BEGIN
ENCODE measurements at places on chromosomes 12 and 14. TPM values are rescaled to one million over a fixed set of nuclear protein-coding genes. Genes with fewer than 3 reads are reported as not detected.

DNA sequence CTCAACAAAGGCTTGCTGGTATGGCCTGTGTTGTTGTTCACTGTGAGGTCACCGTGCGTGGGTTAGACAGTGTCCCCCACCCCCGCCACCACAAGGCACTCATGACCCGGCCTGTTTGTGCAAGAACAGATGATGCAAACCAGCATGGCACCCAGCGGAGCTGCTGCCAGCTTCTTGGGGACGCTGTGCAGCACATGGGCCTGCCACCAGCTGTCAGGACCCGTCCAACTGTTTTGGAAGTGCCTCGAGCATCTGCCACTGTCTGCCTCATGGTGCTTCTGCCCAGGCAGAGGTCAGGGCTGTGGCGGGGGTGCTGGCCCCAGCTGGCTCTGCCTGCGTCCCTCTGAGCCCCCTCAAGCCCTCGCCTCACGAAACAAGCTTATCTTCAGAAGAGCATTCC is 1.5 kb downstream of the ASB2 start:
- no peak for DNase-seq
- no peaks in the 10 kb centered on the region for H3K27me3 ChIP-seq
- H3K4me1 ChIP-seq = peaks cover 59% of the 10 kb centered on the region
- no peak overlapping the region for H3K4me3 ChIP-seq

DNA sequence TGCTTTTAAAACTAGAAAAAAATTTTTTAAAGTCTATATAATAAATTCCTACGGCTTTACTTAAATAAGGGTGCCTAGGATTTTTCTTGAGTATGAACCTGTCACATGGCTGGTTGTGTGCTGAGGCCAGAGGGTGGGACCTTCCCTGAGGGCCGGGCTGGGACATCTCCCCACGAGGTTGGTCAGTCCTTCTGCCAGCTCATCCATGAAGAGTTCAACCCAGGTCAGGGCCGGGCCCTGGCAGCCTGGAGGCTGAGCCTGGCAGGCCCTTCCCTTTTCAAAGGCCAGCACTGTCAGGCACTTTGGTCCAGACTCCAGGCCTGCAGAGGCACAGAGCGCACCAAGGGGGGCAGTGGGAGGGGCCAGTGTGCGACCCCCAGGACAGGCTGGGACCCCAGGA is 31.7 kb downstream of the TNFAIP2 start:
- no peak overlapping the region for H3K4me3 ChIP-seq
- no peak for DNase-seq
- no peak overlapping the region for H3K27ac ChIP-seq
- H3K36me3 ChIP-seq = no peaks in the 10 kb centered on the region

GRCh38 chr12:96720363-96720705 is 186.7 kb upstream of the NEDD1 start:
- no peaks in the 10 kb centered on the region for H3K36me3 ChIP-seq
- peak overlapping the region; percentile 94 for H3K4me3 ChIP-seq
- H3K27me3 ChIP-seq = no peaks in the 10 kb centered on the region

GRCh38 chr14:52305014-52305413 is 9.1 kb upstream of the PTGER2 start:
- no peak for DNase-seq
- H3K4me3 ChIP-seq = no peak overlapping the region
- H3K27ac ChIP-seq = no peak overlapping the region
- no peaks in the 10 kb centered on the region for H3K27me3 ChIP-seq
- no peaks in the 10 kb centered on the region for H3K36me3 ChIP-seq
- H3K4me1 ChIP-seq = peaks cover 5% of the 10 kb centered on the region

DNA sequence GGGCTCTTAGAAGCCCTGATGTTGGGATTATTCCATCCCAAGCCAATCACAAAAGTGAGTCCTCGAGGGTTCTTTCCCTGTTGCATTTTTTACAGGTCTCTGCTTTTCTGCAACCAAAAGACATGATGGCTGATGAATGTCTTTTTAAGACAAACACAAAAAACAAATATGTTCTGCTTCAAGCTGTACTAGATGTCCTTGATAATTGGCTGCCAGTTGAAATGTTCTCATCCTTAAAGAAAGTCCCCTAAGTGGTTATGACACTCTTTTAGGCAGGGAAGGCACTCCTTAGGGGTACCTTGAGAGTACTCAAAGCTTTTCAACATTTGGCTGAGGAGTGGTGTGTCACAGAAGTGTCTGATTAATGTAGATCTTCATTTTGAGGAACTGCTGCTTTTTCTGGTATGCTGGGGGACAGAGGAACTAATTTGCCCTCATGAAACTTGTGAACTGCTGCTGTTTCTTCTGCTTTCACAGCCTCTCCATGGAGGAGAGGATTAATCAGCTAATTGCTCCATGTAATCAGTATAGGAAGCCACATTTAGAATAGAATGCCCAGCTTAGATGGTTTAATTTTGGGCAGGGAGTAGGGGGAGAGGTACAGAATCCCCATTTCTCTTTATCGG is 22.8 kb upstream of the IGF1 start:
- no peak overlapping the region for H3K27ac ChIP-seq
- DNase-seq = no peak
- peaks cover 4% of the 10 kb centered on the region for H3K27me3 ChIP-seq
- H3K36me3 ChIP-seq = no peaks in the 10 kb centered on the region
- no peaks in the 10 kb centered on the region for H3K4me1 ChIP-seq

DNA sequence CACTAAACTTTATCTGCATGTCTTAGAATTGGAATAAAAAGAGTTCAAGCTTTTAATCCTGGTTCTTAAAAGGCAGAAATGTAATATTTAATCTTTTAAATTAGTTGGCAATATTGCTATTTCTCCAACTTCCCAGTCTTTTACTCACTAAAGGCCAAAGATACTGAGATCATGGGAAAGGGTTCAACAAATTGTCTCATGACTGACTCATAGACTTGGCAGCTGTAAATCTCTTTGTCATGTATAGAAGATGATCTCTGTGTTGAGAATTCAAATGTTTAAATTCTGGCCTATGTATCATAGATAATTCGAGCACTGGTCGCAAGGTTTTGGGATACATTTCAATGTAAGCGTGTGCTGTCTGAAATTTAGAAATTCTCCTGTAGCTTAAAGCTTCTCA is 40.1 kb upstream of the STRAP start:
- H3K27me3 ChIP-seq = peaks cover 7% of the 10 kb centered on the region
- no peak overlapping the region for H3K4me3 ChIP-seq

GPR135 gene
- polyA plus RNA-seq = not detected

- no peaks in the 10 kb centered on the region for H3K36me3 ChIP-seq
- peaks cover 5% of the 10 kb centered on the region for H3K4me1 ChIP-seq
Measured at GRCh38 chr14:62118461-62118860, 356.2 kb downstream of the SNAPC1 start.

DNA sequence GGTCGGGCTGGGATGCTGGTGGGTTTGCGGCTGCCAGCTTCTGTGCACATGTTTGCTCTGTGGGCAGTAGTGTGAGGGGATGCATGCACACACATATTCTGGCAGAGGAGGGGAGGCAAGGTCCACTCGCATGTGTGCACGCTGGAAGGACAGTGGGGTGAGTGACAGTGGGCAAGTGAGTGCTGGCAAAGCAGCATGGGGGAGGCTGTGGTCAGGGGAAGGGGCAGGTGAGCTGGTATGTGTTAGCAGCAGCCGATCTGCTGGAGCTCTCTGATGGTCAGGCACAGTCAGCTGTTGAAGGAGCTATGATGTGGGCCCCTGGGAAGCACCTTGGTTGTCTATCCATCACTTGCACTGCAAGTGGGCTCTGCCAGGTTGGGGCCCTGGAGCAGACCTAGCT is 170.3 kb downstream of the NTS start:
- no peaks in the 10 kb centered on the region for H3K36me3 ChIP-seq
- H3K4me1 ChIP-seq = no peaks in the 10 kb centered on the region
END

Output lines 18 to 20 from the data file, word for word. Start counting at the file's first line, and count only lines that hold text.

- H3K4me3 ChIP-seq = no peak overlapping the region
- H3K27ac ChIP-seq = no peak overlapping the region
- no peaks in the 10 kb centered on the region for H3K27me3 ChIP-seq